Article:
Interference: There are probably 2 or more local "bandmasters" near you that dominate some portion of your dial. A weak dx station near their frequencies can't compete in the xtal set world. However, if you can't lick 'em, slick 'em. What we're talking about here is a band reject filter, a wave trap, a QRM coil, a David to cut that 600 watt Goliath only a couple of miles away down to size. Go HERE for plans for one and my limited store of knowledge about them.
Listening for DX: Patience, patience, patience.
Tune slowly, listen carefully, and try different times of the day and night.
While most DX comes in after dark on the BC band, it doesn't hurt to try
other times. On the HF bands, some long distance stations can be heard
only during the daytime because of the height of the ionosphere layer and
frequency. Fiddle with your selectivity, if you have the ability, and
also your antenna coupling - sometimes "overcoupling" works, particularly
when selectivity is not the problem.
Try different receivers and headphone/earphone combinations. I was using a nice 2k headset recently, and heard a whisper of a station - switching to a crystal earphone, the whisper became a new station on my log sheet.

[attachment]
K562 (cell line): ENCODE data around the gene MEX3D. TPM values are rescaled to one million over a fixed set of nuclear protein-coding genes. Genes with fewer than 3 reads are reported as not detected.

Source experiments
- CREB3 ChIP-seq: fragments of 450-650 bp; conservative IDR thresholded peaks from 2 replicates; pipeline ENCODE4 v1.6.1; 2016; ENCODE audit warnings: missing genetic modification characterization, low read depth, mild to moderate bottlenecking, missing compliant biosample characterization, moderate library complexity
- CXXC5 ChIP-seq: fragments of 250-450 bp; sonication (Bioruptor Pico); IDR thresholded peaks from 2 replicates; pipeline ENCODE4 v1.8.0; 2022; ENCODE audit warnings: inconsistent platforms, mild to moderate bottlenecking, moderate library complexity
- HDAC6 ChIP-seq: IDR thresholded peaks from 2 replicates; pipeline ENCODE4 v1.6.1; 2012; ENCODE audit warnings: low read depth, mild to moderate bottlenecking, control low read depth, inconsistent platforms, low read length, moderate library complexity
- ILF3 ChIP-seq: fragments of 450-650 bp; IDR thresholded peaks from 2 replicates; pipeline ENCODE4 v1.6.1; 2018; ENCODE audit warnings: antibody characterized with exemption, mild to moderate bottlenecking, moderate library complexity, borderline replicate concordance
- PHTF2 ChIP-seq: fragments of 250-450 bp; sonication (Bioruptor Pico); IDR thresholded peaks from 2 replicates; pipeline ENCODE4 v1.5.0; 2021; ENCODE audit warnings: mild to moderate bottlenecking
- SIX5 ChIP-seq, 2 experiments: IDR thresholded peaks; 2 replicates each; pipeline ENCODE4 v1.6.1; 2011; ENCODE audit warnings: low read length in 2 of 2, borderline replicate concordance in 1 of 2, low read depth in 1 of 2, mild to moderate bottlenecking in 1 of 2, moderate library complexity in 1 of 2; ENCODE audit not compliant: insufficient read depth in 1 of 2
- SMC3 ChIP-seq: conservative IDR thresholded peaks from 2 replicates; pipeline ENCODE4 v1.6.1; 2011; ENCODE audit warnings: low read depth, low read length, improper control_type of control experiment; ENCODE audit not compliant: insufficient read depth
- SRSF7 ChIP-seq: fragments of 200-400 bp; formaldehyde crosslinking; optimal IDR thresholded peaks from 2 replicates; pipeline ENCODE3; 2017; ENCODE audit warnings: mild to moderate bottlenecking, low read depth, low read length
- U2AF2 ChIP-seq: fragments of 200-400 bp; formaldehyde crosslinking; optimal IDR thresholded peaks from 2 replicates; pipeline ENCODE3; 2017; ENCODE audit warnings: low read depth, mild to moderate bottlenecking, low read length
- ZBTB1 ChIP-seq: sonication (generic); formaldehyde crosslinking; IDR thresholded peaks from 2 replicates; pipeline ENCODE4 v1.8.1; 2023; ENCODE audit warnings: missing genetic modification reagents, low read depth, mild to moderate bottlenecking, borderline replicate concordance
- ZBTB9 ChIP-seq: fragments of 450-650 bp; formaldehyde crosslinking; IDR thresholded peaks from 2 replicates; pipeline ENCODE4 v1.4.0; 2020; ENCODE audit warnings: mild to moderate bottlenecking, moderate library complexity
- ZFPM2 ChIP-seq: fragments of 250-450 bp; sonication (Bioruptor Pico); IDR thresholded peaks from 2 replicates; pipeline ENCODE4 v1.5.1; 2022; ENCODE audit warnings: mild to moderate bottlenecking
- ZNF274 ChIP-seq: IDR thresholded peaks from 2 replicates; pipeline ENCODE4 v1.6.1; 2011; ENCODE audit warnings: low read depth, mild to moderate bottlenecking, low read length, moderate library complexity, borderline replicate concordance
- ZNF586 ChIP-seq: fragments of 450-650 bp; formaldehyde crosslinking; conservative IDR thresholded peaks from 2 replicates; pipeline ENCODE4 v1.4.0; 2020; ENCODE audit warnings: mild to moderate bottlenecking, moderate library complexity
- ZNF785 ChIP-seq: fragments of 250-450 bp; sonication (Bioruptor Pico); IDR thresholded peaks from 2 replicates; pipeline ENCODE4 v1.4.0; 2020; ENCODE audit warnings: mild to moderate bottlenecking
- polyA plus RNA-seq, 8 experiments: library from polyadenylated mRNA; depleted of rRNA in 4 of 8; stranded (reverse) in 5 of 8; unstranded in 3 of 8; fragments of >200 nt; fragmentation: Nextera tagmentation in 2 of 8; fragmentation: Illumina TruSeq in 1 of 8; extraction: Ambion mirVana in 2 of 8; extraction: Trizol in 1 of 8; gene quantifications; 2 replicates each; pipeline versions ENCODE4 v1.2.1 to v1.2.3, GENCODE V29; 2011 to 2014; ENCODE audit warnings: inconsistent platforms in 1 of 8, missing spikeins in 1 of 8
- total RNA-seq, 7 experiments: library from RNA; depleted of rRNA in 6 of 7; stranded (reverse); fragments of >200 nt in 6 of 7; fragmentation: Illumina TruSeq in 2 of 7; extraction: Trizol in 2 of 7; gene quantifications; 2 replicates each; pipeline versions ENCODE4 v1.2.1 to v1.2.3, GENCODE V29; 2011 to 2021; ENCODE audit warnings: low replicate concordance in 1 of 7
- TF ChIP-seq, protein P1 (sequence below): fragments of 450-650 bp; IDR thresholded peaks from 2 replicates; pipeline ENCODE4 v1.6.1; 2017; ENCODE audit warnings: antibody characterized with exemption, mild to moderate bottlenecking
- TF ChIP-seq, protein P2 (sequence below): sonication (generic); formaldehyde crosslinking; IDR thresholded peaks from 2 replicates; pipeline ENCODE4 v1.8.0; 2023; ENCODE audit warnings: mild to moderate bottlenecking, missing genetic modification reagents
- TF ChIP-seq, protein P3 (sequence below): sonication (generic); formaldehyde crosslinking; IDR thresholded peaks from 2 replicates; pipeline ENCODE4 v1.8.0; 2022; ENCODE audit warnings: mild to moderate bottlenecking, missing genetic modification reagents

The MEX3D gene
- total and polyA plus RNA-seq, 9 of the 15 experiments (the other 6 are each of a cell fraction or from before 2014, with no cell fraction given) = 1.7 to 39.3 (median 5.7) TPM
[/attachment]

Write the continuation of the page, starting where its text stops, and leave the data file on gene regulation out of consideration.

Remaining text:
Working the "grayline" and other peculiarities of the listening day and listening year: I generally find that I am limited to "locals" from mid-morning to late afternoon. About my best dx in those hours has been a 1 kw station about 140 miles away, and it was a serious dig that I can't do every day. Otherwise, I find I can comfortably get most 5 kw stations inside a 70 or so km radius during the day. After dark, the dx stations come in really well, and you can get some nice dx then, with some 50 kw stations working as your "band markers", since you hear them almost every night. A couple of hours either side of midnight are generally most profitable for chasing dx; some stations sign off around midnight local (for them), and open up the band for other stations on the same or close frequencies. Many of my cuban stations start to sign off around then - I get them all over the dial in the early evening. The biggest opportunities for interesting propagation and new low power stations seems to exist a couple of hours either side of sunset and sunrise and sunset, or what is referred to as the grayline. Two factors are at work here. The first is the change in propagation in the atmosphere because of the transition between daylight and dark. The other is due to stations changing operating status at sunrise/sunset; some change power levels and others start or stop their operating day. Remember that nobody gets a clear channel anymore, and the frequency on which you heard a low power local during the day may be occupied by a distant station at night. The only stations I get all the time are 3 locals that broadcast 24 hours a day. With a selective set and careful tuning, I can get within 40 kHz of the 600 watter, 60 kHz of the 1000 watter, and have slid into the next 10 kHz channel of the 115 watter. Good dx starts to go away in April or so as the days get longer, and really stinks in the summer, all the way into late fall. I also understand that a high sunspot activity, which was partially responsible for the surge in "candy band" activity in the early '70s, is not so good for the medium wave band propagation.